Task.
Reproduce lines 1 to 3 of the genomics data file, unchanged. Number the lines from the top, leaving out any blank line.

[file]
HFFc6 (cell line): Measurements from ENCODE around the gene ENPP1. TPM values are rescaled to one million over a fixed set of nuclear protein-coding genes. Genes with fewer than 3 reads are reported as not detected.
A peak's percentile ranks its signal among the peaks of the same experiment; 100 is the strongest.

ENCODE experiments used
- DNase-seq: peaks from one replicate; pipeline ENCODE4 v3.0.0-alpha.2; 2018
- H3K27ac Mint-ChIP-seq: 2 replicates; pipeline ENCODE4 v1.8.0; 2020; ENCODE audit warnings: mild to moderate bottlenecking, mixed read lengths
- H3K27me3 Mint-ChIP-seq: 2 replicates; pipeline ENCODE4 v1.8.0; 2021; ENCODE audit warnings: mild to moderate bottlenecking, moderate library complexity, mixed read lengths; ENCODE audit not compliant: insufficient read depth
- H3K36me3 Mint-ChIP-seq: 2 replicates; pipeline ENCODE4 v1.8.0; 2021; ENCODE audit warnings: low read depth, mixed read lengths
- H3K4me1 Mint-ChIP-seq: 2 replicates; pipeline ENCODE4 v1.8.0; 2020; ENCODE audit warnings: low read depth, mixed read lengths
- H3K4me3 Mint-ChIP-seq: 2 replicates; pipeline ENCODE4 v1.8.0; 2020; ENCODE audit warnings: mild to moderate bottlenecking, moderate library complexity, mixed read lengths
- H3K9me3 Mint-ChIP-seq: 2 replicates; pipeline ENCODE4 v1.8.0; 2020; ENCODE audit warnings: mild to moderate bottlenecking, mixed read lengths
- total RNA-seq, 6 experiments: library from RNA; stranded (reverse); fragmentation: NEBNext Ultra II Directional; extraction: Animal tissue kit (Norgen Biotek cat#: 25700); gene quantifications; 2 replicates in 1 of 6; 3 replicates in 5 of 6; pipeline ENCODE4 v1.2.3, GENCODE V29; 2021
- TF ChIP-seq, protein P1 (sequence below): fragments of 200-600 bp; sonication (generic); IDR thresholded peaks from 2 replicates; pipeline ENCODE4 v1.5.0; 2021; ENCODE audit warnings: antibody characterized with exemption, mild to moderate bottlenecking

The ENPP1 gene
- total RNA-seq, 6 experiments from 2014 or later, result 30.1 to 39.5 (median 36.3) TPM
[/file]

HFFc6 (cell line): Measurements from ENCODE around the gene ENPP1. TPM values are rescaled to one million over a fixed set of nuclear protein-coding genes. Genes with fewer than 3 reads are reported as not detected.
A peak's percentile ranks its signal among the peaks of the same experiment; 100 is the strongest.

ENCODE experiments used